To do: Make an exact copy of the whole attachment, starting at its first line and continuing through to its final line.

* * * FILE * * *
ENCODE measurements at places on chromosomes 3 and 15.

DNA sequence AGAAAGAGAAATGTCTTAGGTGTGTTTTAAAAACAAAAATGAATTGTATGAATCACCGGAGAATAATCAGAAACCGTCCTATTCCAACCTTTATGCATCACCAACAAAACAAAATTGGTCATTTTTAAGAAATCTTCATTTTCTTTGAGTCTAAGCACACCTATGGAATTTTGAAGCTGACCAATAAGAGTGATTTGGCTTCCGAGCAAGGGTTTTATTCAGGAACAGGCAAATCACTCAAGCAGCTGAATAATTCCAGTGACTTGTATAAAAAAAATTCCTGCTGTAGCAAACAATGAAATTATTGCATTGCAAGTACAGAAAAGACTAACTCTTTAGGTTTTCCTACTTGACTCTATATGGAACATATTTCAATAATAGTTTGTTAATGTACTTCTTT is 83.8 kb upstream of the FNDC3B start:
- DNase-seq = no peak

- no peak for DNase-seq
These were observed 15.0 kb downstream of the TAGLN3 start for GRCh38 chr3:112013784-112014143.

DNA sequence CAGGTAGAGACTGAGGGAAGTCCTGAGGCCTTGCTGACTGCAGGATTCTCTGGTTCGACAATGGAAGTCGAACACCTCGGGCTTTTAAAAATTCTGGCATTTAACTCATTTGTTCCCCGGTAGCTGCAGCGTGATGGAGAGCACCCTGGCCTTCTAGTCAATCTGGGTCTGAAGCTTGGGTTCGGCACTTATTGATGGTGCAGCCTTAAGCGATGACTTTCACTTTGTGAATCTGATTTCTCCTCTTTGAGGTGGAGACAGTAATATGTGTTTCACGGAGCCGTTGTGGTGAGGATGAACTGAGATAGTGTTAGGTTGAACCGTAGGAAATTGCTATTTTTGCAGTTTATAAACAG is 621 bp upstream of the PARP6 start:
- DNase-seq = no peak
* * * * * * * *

ENCODE measurements at places on chromosomes 3 and 15.

DNA sequence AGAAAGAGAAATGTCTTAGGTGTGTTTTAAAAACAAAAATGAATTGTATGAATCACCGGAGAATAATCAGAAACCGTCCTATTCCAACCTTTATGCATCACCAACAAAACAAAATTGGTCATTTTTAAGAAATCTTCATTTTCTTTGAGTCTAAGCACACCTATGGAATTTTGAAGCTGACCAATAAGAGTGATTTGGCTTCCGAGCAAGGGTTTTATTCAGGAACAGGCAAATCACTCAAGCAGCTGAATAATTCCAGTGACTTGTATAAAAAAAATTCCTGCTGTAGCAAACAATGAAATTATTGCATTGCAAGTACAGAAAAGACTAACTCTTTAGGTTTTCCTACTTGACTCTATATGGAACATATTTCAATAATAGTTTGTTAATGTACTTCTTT is 83.8 kb upstream of the FNDC3B start:
- DNase-seq = no peak

- no peak for DNase-seq
These were observed 15.0 kb downstream of the TAGLN3 start for GRCh38 chr3:112013784-112014143.

DNA sequence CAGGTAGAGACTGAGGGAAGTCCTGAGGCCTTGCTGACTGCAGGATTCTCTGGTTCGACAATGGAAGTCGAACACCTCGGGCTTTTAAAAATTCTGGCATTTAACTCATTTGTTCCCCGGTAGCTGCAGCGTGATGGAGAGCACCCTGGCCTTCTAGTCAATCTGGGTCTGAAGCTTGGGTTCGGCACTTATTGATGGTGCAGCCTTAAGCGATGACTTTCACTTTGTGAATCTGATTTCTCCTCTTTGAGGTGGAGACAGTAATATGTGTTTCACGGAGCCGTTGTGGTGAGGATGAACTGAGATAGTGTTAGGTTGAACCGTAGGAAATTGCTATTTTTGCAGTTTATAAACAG is 621 bp upstream of the PARP6 start:
- DNase-seq = no peak